Start Menu Delayed to Windows 9 - Now Free

I'm going to go out on a limb and do a little deductive reasoning here. According to a video clip of an actual Microsoft press event, they stated that the Start Menu (they showed it off) was coming to Windows 8.1 users and that it would be a free upgrade. A few weeks back, Microsoft said that this Start Menu would NOT be coming to Windows 8.x now and instead would be part of Windows Threshold or Windows 9 or whatever you want to call it. If Microsoft said it was free (on record), and it's free for Windows 8.1 users - but it's not coming to Windows 8.x - then Windows 9 must be a free upgrade? Here's hoping. With that in mind, it really does make sense and Windows 8 has a slower install rate that Windows Vista - and we all know how that turned out.

Source: Neowin

GameStop Actually Values Your Trade-Ins

In a move that makes a bit of sense for the consumer, GameStop is revamping their trade-in system to give you more money for your games. In the past, the trade-in value was so low that you were almost better off throwing your games away instead of wasting gas to drive to the store and swap some games. This change affects different games differently, but in the end, it should put more value toward your next purchase - and that is never a bad thing.

The new system has been confirmed by GameStop's senior VP of pre-owned business Jason Cochran, and has a projected launch date of August 18. This isn't the only new business move that GameStop has made; just last week, it was revealed that GameStop was planning to introduce a high-interest credit card closely tied to its Power-Up Rewards program.

Source: IGN

Samsung's VR Headset

Samsung teased they are working on a new heads-up display that will be their new VR headset and while we all assumed that it might be based on their own hardware and such, it appears that they are more or less just rebranding an Occulus with a few other tweaks. I'm sure that they'll fill it up with all their Apps and that it won't have much storage. If you're wondering what it looks like, details are at the link below.

Besides the lenses, Project Moonlight appears to have a focus dial and may have a Micro USB connection to the phone. The headset is pictured here next to a Galaxy S5, but given the positioning alongside the Note 4 launch, it's almost certain that the newest phone in Samsung's smartphone stable will be compatible. A lid appears to be used to hold the phone in place once it's connected.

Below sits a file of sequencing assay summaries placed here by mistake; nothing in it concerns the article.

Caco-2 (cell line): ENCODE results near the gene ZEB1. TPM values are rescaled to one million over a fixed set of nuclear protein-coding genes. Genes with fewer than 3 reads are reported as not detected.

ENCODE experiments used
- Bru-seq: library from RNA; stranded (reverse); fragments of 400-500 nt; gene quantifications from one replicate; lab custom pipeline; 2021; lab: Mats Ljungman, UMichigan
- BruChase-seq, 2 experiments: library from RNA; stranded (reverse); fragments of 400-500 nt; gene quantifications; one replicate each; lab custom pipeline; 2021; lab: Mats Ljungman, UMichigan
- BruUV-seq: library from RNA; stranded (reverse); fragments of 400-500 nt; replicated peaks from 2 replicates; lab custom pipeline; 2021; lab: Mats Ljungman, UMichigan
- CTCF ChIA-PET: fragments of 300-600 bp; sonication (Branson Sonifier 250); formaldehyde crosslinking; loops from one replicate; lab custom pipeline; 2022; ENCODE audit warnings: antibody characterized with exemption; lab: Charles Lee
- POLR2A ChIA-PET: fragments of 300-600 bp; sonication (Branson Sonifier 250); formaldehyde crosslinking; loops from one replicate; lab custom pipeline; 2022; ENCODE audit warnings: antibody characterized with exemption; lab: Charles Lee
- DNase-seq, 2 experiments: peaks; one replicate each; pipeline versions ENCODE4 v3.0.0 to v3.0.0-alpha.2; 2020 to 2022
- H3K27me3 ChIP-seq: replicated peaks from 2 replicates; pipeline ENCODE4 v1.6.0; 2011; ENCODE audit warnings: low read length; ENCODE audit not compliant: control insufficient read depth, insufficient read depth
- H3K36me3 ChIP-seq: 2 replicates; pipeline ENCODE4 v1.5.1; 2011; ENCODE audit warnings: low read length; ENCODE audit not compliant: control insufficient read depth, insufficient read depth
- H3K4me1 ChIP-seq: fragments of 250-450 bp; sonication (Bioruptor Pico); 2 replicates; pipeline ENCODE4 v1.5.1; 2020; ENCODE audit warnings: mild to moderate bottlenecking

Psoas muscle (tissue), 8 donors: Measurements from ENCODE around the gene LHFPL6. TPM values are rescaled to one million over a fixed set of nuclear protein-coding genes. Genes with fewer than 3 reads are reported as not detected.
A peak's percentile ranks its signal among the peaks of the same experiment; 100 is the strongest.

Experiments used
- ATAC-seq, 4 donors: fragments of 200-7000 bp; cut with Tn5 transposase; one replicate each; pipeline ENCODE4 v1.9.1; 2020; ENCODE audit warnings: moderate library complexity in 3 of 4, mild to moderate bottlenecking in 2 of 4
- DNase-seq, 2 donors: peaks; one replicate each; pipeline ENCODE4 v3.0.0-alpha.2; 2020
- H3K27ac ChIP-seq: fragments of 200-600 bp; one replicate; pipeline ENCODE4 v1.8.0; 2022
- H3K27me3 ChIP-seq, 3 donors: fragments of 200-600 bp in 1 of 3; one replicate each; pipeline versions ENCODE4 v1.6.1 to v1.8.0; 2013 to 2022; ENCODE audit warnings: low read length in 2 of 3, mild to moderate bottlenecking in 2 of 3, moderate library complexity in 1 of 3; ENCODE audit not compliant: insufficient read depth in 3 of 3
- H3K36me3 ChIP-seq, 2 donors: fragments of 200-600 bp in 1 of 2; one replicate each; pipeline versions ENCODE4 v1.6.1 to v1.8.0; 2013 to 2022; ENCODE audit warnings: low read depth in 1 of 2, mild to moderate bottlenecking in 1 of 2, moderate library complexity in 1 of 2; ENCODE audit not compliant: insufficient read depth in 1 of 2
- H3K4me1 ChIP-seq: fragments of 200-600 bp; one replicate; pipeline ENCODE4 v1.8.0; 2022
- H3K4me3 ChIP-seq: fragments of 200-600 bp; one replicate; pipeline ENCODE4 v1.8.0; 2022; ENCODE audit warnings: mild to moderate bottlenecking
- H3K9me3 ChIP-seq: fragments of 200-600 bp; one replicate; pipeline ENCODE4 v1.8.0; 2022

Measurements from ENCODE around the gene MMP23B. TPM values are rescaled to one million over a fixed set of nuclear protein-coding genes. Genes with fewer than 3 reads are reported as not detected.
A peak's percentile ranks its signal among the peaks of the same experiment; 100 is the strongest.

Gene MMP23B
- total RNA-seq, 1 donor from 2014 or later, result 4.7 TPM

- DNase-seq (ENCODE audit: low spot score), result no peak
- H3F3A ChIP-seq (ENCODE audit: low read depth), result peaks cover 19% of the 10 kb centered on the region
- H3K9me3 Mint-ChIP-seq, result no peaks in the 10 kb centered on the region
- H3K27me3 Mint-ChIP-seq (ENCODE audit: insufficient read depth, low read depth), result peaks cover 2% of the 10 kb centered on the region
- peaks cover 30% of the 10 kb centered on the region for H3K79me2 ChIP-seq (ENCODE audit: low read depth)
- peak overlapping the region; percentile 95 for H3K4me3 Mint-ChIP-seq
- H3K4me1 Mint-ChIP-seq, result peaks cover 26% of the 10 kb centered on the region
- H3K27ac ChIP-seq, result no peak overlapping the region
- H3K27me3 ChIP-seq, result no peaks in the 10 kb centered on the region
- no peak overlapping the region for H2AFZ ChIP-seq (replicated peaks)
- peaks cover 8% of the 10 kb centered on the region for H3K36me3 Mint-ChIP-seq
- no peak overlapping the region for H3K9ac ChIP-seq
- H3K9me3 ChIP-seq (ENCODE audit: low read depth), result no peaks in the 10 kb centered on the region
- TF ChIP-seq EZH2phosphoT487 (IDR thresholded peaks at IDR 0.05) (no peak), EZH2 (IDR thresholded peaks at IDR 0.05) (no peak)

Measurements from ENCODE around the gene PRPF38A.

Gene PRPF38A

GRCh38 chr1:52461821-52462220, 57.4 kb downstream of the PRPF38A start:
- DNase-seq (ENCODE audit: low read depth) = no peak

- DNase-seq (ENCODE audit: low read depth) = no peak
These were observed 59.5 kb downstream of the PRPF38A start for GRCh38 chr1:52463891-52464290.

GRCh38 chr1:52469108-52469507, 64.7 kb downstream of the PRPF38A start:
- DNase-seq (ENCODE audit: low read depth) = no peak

Source: TheVerge

WTU Episode #275 - NVIDIAs K1 is a Game Changer

We have just posted up Episode #275 of Weekly Tech Update. In this episode we are discussing NVIDIAs Tegra changes the 64-bit Android and Chromebook game, Facebook tries harder to make their users mad and Call of Duty: Advanced Warfare trailer - no it's not 2007. We have those stories and more and the links below!

Download Episode #275
Show Notes
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Is Lenovo the next big smartphone maker?

Over the years we've had the chance to check out some of Lenovo's smartphones during CES, however, as impressed as we were, the fact that they aren't available in North America has obviously been a major problem. Lenovo is looking to fix that problem with the aquisition of Motorola a few months back and is setting themselves up to become one of the big players in North America if all goes as planned. Arstechnica takes a look at Lenovo and what their plans for North America are over here.

Lenovo posted its first-quarter financial results last night, and overall the news was good. Revenue was up 11 percent compared to the same quarter last year, and profit after operating expenses was up to $283 million from $202 million. These aren't huge numbers if you're used to looking at results from, say, Apple or Google or Microsoft. But overall Lenovo seems to be doing a good job of keeping its head above water and growing share in a time when that's hardly guaranteed for old-guard PC companies. In fact, Lenovo has been one of the few companies to grow faster than the wider PC industry over the last three-or-so years, as tablets and smartphones have taken a sizable chunk out of the traditional PC market.

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